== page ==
Re:Except for Domain Controllers.. (2, Informative)

rfunches (800928) | more than 4 years ago | (#29972742)

Agreed...when I was reading up for one of the Server 2008 AD MCTS exams, I cloned a base VM image of Server 2008 to simulate two DCs, a file server, an IIS/application server, etc. I had to download and run NewSID because every server I joined to the domain (i.e. the "primary" DC) had problems getting joined correctly. I don't recall the specifics but Server 2008 did throw a hissy fit and I had to run NewSID on each VM prior to joining before I could do anything else.

Re:Except for Domain Controllers.. (5, Informative)

mysidia (191772) | more than 4 years ago | (#29972834)

It's not for domain controllers in general it's for the very first domain controller used to initialize a brand new domain. You want to never create a new server with that same SID again. The first domain controller's SID is special, it will be used to generate the domain SID. From then on, all subsequent domain controllers promoted in the domain will have the same machine SID.

So you're good if you create the very first DC with a unique install, and clone all your other servers from an image.

As I said earlier, there’s one exception to rule, and that’s DCs themselves. Every Domain has a unique Domain SID that’s randomly generated by Domain setup, and all machine SIDs for the Domain’s DCs match the Domain SID. So in some sense, that’s a case where machine SIDs do get referenced by other computers. That means that Domain member computers cannot have the same machine SID as that of the DCs and therefore Domain. However, like member computers, each DC also has a computer account in the Domain, and that’s the identity they have when they authenticate to remote systems. All accounts in a Domain, including computers, users and security groups, have SIDs that are based on the Domain SID in the same way local account SIDs are based on the machine SID, but the two are unrelated.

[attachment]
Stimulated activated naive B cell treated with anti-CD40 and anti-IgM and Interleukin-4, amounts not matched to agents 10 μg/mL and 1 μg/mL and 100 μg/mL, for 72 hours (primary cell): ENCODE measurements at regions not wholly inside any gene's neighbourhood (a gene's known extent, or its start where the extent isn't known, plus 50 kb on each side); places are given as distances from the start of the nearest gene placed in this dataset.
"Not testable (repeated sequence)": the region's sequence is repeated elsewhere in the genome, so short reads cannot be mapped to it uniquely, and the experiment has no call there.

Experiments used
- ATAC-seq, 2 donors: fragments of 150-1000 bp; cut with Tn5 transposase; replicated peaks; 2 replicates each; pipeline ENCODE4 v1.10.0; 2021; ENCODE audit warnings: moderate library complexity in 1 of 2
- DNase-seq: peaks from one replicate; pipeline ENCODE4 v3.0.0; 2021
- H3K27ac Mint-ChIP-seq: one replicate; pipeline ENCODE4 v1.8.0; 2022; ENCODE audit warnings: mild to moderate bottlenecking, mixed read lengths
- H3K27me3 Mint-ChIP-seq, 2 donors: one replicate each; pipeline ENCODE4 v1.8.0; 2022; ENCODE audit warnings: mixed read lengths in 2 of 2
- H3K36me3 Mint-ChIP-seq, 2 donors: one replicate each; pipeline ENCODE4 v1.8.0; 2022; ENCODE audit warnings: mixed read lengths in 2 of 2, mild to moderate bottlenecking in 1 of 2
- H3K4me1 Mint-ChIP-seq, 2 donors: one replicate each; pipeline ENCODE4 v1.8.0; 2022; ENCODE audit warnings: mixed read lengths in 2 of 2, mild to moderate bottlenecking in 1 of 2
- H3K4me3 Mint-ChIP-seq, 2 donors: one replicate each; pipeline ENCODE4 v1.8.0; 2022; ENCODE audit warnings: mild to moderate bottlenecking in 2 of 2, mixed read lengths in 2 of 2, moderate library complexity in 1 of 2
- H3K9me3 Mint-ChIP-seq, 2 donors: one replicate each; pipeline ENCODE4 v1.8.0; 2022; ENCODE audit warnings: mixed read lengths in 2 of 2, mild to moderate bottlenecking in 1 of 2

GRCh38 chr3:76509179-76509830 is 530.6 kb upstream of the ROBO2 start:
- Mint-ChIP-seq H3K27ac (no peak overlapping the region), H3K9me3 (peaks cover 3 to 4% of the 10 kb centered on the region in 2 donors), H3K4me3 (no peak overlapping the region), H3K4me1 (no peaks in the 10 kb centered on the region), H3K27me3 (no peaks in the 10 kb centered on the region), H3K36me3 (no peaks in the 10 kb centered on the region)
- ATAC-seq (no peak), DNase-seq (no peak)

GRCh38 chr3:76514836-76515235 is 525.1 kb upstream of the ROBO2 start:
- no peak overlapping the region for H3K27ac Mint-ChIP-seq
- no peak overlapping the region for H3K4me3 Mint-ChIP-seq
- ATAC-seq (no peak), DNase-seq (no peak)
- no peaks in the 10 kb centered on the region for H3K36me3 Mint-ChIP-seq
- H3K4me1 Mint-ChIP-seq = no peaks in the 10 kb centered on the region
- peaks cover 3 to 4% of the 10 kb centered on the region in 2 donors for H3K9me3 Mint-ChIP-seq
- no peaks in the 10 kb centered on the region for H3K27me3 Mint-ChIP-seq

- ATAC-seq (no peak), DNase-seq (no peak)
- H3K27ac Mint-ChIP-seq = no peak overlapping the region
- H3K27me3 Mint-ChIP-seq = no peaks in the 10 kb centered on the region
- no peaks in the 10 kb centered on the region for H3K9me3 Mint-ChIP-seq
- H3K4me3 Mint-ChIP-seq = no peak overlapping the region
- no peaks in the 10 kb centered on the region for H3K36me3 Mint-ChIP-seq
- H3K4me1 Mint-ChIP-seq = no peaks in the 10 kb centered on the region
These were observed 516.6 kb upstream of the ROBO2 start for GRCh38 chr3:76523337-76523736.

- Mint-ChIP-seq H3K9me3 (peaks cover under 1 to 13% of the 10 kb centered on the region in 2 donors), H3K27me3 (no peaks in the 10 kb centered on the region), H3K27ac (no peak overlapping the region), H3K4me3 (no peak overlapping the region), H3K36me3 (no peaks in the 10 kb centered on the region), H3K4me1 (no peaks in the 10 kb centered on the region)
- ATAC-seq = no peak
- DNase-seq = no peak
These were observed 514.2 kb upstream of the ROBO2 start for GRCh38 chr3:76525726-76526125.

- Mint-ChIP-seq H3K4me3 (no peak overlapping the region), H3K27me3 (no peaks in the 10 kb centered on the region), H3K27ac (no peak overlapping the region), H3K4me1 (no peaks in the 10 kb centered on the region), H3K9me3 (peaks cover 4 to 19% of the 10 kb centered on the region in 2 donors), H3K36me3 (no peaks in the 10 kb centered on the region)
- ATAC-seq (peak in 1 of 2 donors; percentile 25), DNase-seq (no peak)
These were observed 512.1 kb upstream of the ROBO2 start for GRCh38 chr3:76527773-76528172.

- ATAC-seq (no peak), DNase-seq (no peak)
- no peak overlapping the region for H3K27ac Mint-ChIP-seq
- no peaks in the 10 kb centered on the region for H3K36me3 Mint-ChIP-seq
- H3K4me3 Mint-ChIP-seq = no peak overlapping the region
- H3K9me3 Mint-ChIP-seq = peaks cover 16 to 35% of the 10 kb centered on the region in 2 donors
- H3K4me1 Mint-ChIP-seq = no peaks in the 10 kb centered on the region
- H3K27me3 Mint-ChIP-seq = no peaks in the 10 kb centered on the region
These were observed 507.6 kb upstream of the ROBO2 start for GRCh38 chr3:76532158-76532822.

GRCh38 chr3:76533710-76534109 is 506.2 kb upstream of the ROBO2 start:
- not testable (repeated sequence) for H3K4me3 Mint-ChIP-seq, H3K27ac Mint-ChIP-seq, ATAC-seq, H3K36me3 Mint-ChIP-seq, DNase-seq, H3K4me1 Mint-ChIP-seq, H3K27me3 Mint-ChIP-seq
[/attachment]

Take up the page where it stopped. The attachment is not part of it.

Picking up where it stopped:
...

issue is if a distributed application used machine SIDs to uniquely identify computers. No Microsoft software does so and using the machine SID in that way doesn’t work just for the fact that all DC’s have the same machine SID.

Workstations with same SID won't logon (1)

gustavopuy (1524959) | more than 4 years ago | (#29973930)

If I clone Xp workstations with the same SID they can't logon to Active Directory and got an erratic behavior. After a new SID generation all back to normality

Re:Except for Domain Controllers.. (0)

Anonymous Coward | more than 4 years ago | (#29973990)